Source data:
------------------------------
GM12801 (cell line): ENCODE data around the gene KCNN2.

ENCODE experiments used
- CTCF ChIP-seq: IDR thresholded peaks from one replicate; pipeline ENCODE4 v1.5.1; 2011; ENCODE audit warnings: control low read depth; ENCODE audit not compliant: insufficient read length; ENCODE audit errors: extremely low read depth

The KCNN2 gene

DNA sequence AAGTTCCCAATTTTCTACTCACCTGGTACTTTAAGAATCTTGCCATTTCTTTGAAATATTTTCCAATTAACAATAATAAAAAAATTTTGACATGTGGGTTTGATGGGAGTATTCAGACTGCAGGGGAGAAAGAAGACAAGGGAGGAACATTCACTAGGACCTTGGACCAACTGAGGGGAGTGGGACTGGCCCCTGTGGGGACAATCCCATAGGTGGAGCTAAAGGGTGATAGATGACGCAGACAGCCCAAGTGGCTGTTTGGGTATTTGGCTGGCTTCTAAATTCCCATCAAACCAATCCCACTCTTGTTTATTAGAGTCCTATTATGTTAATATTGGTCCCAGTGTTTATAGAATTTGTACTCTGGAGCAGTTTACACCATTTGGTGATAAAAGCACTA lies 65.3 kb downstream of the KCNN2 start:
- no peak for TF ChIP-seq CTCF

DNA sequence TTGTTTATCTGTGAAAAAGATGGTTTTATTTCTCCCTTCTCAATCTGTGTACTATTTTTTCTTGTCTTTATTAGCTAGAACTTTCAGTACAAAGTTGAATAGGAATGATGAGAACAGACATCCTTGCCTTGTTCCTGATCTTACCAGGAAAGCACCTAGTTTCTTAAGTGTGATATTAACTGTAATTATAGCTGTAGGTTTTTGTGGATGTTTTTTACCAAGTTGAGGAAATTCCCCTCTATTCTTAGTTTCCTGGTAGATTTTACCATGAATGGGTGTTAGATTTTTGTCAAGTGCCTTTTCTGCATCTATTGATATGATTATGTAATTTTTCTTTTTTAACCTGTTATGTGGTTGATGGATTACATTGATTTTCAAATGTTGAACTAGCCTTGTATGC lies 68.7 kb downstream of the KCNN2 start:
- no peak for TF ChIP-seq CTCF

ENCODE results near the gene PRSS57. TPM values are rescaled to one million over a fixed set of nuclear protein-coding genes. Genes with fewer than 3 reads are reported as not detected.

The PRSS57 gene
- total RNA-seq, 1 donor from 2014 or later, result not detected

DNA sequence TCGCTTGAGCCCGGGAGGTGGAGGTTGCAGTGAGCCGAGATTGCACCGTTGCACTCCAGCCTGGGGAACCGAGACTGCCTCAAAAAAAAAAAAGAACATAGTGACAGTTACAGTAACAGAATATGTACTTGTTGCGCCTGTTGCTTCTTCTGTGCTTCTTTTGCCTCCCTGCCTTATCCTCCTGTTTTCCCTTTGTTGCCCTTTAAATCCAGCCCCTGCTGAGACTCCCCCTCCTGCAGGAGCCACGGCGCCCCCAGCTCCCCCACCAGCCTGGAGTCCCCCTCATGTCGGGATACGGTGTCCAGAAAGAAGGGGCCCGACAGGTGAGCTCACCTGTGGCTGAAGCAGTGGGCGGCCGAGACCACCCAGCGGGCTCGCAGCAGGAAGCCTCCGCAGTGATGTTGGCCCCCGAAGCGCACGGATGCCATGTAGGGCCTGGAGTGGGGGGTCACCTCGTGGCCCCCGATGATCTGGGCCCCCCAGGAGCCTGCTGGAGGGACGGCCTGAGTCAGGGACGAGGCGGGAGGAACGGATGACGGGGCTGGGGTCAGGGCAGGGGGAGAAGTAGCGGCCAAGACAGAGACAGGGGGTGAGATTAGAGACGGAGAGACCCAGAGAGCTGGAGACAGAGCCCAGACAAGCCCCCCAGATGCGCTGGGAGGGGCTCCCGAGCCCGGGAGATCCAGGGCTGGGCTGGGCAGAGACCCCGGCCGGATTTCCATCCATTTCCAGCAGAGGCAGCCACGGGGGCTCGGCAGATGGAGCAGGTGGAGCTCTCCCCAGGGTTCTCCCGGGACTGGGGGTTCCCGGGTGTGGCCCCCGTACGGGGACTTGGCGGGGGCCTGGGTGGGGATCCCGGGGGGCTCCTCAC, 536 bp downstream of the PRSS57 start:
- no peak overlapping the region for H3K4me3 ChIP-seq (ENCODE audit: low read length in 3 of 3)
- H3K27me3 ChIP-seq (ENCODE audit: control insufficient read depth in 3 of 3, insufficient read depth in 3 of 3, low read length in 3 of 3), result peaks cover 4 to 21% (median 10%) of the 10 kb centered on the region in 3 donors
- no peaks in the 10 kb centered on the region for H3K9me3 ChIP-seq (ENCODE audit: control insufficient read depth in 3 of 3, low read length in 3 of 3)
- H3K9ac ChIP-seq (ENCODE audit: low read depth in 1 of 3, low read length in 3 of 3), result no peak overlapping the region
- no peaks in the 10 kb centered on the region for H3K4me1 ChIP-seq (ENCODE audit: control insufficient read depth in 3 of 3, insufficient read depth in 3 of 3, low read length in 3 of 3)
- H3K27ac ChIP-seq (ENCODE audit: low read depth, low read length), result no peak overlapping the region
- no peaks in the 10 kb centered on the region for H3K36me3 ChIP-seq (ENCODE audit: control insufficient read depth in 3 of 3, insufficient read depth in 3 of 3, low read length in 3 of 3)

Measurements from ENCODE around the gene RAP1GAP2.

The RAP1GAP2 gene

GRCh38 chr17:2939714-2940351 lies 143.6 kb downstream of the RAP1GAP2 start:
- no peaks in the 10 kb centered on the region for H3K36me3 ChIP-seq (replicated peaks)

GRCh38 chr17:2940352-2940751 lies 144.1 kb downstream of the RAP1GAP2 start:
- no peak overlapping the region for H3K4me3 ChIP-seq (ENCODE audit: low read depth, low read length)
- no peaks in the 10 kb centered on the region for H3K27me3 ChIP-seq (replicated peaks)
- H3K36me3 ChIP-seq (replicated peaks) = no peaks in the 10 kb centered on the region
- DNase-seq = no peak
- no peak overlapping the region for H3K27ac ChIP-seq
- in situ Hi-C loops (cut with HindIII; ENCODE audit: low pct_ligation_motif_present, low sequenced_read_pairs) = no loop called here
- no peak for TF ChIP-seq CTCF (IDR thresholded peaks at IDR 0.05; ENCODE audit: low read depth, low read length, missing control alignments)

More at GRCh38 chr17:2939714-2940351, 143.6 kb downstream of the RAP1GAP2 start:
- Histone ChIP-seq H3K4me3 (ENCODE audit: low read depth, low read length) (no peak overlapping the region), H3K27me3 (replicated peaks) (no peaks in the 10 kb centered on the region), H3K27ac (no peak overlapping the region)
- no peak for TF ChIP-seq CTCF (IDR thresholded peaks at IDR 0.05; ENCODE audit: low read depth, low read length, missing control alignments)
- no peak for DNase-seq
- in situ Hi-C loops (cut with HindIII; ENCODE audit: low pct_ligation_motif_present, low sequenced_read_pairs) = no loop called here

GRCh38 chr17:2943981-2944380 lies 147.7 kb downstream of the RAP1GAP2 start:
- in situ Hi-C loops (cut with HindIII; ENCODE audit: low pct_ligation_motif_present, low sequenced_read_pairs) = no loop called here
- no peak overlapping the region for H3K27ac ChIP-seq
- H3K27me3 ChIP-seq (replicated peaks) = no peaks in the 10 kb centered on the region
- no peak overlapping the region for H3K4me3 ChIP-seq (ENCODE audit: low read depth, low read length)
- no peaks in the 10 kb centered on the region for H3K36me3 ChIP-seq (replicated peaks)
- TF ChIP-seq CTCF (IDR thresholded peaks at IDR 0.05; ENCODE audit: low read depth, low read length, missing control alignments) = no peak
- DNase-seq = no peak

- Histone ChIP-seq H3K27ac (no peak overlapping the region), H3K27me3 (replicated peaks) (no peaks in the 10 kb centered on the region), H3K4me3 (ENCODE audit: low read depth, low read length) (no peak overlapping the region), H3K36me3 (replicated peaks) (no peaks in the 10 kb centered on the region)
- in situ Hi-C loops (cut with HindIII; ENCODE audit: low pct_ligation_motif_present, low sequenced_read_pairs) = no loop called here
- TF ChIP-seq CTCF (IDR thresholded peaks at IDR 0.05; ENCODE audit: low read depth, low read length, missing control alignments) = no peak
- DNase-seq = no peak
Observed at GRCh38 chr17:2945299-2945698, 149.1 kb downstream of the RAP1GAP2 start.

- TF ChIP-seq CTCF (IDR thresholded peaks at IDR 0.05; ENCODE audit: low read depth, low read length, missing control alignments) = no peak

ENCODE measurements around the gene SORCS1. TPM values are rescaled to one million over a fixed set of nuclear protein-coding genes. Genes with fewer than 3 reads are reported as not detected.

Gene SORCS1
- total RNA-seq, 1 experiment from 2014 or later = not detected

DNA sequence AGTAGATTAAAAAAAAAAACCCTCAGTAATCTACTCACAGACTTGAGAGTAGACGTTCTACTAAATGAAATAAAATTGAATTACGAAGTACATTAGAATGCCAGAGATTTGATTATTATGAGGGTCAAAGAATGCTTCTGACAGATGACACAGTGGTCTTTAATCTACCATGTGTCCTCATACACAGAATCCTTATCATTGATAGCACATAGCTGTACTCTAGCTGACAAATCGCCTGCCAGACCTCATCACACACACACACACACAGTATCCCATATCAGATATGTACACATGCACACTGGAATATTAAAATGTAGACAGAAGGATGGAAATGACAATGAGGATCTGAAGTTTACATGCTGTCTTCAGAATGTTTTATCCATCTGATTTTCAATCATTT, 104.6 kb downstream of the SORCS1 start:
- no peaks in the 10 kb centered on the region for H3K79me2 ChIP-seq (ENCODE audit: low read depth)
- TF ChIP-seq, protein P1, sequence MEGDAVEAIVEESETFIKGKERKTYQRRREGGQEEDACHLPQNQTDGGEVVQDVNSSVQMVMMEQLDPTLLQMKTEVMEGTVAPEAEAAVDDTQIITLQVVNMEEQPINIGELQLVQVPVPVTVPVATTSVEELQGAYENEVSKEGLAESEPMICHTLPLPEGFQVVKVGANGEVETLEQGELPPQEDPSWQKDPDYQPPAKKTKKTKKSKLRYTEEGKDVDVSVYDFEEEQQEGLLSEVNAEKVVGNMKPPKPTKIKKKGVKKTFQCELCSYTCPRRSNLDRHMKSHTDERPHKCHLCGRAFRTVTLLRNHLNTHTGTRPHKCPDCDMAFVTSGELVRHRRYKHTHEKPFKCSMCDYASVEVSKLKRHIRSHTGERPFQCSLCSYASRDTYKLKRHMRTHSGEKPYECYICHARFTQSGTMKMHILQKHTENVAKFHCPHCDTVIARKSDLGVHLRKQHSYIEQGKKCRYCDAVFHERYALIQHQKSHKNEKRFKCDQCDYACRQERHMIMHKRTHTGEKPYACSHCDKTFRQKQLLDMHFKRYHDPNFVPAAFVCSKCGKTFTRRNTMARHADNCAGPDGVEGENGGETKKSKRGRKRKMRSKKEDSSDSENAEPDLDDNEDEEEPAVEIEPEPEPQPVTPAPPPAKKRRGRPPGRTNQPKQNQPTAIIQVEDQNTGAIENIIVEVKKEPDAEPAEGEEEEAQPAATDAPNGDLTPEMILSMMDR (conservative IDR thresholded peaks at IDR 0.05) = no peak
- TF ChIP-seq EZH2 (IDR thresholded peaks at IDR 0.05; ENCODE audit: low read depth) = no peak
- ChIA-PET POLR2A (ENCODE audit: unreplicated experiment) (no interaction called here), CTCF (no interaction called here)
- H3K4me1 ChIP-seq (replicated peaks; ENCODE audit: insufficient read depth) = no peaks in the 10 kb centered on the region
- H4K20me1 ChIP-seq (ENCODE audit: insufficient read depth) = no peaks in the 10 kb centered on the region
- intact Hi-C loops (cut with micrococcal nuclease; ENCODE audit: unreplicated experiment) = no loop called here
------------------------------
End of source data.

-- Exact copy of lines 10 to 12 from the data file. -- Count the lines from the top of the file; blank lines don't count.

The PRSS57 gene
- total RNA-seq, 1 donor from 2014 or later, result not detected

DNA sequence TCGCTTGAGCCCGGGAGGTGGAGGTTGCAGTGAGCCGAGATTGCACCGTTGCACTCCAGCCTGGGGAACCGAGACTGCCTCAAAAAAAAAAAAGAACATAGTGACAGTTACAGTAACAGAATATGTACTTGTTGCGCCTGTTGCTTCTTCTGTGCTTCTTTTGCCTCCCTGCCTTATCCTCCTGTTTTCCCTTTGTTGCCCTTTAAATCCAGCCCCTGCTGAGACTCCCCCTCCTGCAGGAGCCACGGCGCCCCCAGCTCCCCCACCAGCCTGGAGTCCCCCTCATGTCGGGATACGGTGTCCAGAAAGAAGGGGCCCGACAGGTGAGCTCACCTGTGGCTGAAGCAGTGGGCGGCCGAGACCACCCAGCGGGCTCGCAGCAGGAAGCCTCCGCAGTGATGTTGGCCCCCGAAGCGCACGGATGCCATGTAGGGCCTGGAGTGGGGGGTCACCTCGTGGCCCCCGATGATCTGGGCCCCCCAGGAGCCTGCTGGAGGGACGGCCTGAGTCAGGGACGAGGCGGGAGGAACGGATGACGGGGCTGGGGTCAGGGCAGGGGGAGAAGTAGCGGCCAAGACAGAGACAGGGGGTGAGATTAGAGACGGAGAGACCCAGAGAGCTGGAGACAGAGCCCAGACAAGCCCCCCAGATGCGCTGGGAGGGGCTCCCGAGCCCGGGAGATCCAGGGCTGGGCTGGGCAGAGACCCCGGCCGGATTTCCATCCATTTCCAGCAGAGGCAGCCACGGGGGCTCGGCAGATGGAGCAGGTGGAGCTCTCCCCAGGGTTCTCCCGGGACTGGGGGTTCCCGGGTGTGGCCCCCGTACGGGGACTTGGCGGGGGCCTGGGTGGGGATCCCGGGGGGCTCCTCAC, 536 bp downstream of the PRSS57 start: